Skip to Content

Discharge to Survival After Out-of-Hospital Cardiac Arrest Lower for Women

FRIDAY, Feb. 19, 2021 -- For patients successfully resuscitated from out-of-hospital cardiac arrest, discharge to survival is significantly lower among women, according to a study published in the Feb. 16 issue of Circulation.

Purav Mody, M.D., from the University of Texas Southwestern Medical Center in Dallas, and colleagues examined the association between gender and survival among patients successfully resuscitated from out-of-hospital cardiac arrest. Data were included for 1,825 women and 3,050 men.

The researchers found that women were older, received less bystander cardiopulmonary resuscitation, and had a lower proportion of cardiac arrests that were witnessed or had shockable rhythm. The proportion of patients who received do not resuscitate (DNR) orders and had withdrawal of life-sustaining therapy (WLST) was significantly higher for women (35.7 versus 32.1 percent and 32.8 versus 29.8 percent, respectively). Women had significantly lower discharge survival (22.5 versus 36.3 percent; adjusted odds ratio, 0.78). DNR and WLST order status modified the association between gender and discharge survival, with women having significantly lower discharge survival among patients who were not made DNR or did not have WLST (adjusted odds ratios, 0.74 and 0.73, respectively). Among patients receiving a DNR order or with WLST, there was no gender difference observed in survival.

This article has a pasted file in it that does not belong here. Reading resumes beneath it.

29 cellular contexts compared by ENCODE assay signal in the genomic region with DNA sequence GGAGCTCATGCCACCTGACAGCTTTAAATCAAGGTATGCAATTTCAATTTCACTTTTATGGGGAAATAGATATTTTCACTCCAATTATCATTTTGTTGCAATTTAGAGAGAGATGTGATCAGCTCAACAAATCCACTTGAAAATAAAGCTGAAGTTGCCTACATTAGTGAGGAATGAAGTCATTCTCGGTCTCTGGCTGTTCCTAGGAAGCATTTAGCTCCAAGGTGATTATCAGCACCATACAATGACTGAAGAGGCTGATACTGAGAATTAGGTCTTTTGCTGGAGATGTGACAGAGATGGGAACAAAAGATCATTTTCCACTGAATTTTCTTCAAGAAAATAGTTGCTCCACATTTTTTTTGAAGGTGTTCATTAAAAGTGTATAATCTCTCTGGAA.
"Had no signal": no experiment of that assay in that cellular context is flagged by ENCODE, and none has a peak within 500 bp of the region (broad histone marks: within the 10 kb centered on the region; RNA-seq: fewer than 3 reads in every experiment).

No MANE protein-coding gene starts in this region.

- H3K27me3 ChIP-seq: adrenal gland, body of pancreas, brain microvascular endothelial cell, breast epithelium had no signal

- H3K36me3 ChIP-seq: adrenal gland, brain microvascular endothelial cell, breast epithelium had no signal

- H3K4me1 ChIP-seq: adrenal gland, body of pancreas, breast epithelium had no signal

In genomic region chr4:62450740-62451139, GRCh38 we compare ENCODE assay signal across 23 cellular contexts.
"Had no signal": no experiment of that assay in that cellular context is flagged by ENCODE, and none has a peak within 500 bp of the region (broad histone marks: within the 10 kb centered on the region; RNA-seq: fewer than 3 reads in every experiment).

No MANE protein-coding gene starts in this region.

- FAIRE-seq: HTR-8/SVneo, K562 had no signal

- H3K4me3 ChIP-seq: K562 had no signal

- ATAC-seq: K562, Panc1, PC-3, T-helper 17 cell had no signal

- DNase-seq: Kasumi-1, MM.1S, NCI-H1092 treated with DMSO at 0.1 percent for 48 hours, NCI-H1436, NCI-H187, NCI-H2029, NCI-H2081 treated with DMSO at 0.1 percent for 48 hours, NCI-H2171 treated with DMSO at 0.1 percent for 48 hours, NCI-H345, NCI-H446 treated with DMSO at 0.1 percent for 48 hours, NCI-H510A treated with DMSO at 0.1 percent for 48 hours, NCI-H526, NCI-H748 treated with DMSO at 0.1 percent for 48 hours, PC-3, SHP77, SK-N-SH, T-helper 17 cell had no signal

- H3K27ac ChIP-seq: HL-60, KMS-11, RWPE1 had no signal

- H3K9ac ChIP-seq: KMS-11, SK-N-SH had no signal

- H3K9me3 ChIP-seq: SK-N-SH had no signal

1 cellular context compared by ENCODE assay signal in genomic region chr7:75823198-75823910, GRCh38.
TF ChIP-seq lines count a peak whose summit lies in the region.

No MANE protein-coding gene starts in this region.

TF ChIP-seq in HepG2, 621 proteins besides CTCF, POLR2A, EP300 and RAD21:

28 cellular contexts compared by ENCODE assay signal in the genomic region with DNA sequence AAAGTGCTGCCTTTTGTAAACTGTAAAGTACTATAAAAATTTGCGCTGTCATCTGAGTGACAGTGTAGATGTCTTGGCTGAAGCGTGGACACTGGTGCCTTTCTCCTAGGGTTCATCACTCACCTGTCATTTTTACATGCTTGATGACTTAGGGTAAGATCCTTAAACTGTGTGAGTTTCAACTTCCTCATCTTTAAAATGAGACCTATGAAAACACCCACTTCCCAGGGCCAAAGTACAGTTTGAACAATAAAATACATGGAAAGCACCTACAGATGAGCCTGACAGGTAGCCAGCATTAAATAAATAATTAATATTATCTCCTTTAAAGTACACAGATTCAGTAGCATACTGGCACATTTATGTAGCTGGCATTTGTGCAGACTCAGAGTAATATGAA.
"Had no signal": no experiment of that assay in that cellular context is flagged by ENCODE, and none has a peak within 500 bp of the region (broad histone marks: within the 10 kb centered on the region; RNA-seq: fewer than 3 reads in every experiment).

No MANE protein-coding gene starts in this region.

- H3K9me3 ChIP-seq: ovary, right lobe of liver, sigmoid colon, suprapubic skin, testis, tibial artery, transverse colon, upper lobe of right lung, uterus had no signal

"Future studies focused on strategies to optimize compliance with post arrest guidelines after successful resuscitation are required to understand and improve gender-based differences in outcome," the authors write.

Abstract/Full Text (subscription or payment may be required)

© 2021 HealthDay. All rights reserved.

Read this next

CPR Quality Impacts Survival in In-Hospital Cardiac Arrest

WEDNESDAY, Feb. 17, 2021 -- For patients with in-hospital cardiac arrest, the number of pauses greater than 10 seconds during resuscitation impacts survival, according to a study...

COVID-19 Tied to Higher Mortality After Cardiac Arrest

MONDAY, Feb. 8, 2021 -- Among patients who suffer a cardiac arrest either in or out of hospital, those who are infected with COVID-19 are more likely to die than those who are not...

Women More Likely to Suffer Nighttime Sudden Cardiac Death

TUESDAY, Jan. 26, 2021 -- Women are more likely than men to suffer sudden cardiac death (SCD) during nighttime hours, according to a study published online Jan. 19 in Heart...

More News Resources

Subscribe to our Newsletter

Whatever your topic of interest, subscribe to our newsletters to get the best of Drugs.com in your inbox.